Andy Miller's Lesson in Thickening Epoxy Resin – TotalBoat

Andy Miller’s Lesson in Thickening Epoxy Resin

It’s great to be back inside Andy Miller’s boat shop where he is filming his Boatworks Today video series. Andy is still working on his Bertram Moppie rehab, and this episode finds Andy at the transom again, working through a repair that didn’t go quite as expected. He teaches us a few lessons about thickening epoxy for strength and for straight-up thickness, using Milled Glass Fibers to add strength to his mixture and then Silica to actually add the thickness he needs to avoid sagging on his vertical surface. His application doesn’t go as planned and he explains how, but he can save it easily and plans to attack it again with a thicker epoxy mixture to fill in the gaps behind the coosa board. We admire and thank Andy for choosing to share this lesson with us all anyway, keeping us informed, and teaching us about real-life boat repairs and the mistakes that commonly plague even the best of them.

Tune back into Andy’s videos to follow along as he gets back into the trenches of this Bertram restoration series. The boat is a classic that deserves Andy’s attention as well as yours. Give  a “thumbs up” to Andy’s video to help it find other boaters looking for great repair content on YouTube. Thanks for watching.

 

10 responses to “Andy Miller’s Lesson in Thickening Epoxy Resin

  1. When the epoxy is cured enough to not be sticky, but still soft enough to dent with your fingernail, you can shape it. Sanding won’t work, it will make a mess, but you can cut it with chisels, knives, etc. Even a very rough carving job to remove the very high spots would save a lot of sanding later on. Most importantly, it might get the surface close enough to where you want the high spots that it is worthwhile to put another layer on the low spots before it hardens enough that you need to remove the amine blush and sand. You really should try peel ply. Yes, it does help hold epoxy in place so you don’t get these big sags. It also leaves a surface that requires MUCH less fairing so you may have to throw away the peel ply, but you save epoxy, fillers, sanding materials, and loads of time.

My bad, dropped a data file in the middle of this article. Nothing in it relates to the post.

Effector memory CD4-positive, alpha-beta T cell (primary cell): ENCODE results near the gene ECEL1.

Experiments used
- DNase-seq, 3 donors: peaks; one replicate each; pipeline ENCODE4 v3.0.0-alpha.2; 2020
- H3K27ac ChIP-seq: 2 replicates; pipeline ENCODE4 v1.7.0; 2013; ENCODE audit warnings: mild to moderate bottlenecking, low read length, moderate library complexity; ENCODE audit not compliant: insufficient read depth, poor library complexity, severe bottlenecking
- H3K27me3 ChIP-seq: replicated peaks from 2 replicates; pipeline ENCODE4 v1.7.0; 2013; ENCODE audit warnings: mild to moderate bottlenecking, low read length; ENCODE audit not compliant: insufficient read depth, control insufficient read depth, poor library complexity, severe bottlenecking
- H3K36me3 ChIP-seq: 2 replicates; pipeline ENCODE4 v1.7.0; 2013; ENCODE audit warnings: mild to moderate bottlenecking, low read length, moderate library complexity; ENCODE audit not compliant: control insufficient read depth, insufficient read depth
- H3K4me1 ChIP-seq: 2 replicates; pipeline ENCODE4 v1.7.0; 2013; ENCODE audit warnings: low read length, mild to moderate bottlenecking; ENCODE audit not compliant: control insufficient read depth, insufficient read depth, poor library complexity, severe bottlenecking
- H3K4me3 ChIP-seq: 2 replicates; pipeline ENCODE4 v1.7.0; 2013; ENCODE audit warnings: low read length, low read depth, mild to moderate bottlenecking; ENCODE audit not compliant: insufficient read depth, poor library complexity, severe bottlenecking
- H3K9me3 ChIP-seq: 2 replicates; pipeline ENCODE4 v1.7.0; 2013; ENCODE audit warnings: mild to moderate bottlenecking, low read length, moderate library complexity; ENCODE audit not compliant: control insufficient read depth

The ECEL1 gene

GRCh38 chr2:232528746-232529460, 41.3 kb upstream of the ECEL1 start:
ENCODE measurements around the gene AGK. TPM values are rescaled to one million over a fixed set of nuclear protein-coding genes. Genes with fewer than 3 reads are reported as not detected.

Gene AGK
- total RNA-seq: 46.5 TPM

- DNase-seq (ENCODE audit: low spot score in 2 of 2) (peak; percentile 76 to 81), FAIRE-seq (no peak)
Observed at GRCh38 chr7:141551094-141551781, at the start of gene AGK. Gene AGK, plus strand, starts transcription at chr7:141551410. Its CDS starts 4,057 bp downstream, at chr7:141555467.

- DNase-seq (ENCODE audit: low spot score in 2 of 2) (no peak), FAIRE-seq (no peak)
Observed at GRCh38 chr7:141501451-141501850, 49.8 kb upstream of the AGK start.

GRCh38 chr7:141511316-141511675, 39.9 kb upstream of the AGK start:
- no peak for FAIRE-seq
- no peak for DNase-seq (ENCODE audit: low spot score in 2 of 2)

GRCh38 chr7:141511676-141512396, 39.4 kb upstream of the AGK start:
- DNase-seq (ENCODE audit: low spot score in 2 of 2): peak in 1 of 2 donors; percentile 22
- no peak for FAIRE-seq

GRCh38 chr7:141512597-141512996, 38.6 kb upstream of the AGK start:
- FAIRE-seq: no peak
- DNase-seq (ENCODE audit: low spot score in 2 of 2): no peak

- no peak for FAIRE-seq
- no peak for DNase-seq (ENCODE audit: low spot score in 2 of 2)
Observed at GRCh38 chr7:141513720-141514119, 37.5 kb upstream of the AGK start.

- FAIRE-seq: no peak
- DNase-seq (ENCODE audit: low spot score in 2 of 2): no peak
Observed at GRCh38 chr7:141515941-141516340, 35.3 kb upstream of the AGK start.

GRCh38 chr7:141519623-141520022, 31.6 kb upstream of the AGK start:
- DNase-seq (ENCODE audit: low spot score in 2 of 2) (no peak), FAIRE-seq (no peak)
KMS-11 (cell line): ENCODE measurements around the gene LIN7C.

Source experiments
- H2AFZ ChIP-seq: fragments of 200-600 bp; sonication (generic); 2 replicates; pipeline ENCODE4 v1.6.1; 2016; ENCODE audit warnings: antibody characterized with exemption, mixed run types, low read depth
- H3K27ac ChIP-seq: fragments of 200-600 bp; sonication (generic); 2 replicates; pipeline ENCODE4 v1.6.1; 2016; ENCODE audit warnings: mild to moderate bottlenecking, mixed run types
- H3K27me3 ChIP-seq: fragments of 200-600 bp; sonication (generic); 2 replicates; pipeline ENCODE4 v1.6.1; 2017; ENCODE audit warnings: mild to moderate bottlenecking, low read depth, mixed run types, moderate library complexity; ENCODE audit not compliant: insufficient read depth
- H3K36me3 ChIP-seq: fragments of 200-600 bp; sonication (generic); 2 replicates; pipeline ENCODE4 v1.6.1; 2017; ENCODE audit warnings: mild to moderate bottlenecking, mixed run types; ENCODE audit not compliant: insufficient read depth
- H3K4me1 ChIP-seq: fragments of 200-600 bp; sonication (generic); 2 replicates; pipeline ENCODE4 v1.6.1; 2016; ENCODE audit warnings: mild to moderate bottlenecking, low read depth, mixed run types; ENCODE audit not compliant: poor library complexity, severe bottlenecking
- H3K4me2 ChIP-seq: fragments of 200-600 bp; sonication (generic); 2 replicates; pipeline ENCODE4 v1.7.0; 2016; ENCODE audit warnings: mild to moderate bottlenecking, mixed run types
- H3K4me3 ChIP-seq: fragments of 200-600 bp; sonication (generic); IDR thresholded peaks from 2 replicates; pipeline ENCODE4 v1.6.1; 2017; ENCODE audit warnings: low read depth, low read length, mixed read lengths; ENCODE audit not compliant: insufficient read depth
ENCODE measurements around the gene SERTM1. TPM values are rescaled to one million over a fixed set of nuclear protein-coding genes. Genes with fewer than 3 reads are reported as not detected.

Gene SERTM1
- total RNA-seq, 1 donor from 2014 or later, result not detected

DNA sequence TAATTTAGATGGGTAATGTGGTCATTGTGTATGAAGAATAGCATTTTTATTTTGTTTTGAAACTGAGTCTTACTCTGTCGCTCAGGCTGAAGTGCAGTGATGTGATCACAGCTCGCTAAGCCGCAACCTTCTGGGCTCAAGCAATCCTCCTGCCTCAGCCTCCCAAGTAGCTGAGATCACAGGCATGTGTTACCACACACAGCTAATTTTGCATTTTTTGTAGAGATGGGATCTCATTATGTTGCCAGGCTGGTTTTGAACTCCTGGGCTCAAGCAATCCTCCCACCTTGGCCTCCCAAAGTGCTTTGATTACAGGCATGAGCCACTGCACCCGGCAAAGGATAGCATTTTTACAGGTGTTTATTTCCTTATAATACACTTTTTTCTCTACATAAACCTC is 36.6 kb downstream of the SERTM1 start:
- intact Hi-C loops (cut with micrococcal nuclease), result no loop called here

2. Very interesting, I’m not into Marine environment’s, mainly mechanical, but that pushes me into odd situations, and the MORE info I have to what is available t\for any different situ, helps me out immensely.
    I had never heard of Coosa Board, Nor the Peel Ply. So a lil quick Google search gave me a few more item’s to add to my virtual” TOOL BOX”. And I loved the thought process to reduce cost’s AND reduce waste in the project.
    Thanks, I enjoy watching your thought processes….

  3. Thanks for the video.
    Could you have used a cheese grater (Stanley SurForm file) to knock the high spots down while the epoxy was still soft?

  4. Always love your videos. Just a quick question, sometimes we look at a
    project from one side and miss the other. Would it have been easier and
    possibly stronger solution to structurally enhance the outside of the transom, spreading out the load over a larger area and then fair out and spray new gel coat. I am not a structural engineer by any means, but with all the new composite board materials it would seem to me to increase surface area, therefore distributing more of the load. Just looking for your insightful feedback. Happy 2022!

  5. Rather than just use filler why not build that void up with fiberglass cloth and resin which would be much stronger than just filler. By making a fillet the cloth would lay down smooth and help hold the resin in place. In my opinion filling the void without cloth is not the strongest solution and I think that was the main goal on reinforcing the transom

  6. I guess the lesson to be learned would be ” when working epoxy over a large vertical area,consider peel away technique “. It’s nice to see a pro get in trouble too. Mike

  7. I like Dave Lansky’s idea. I use a surform plane to shape while stll slighly workable, which is an old body shop trick. Surforms come in several configs – flat, curved, circular etc. I use a slightly curved 8″ without the handle.

  8. Hi Andy. A couple of years ago some one let my boat loose and it hit he rocks and holed the hull in a few places, most on the port stern quarter and transom, I built it all back up with, resin, silica, cs mat, bi axial sheet, 1in marine ply and a lot of sweat. It was all done on the bank side car park while she was on the trailer during 2019 and 2021. The North east coast of England is not the best place for regular fine weather. The mix of 8mm chopstrand with silica is magic to work in any position.
    The boat is a 22ft cabin boat built 1982.

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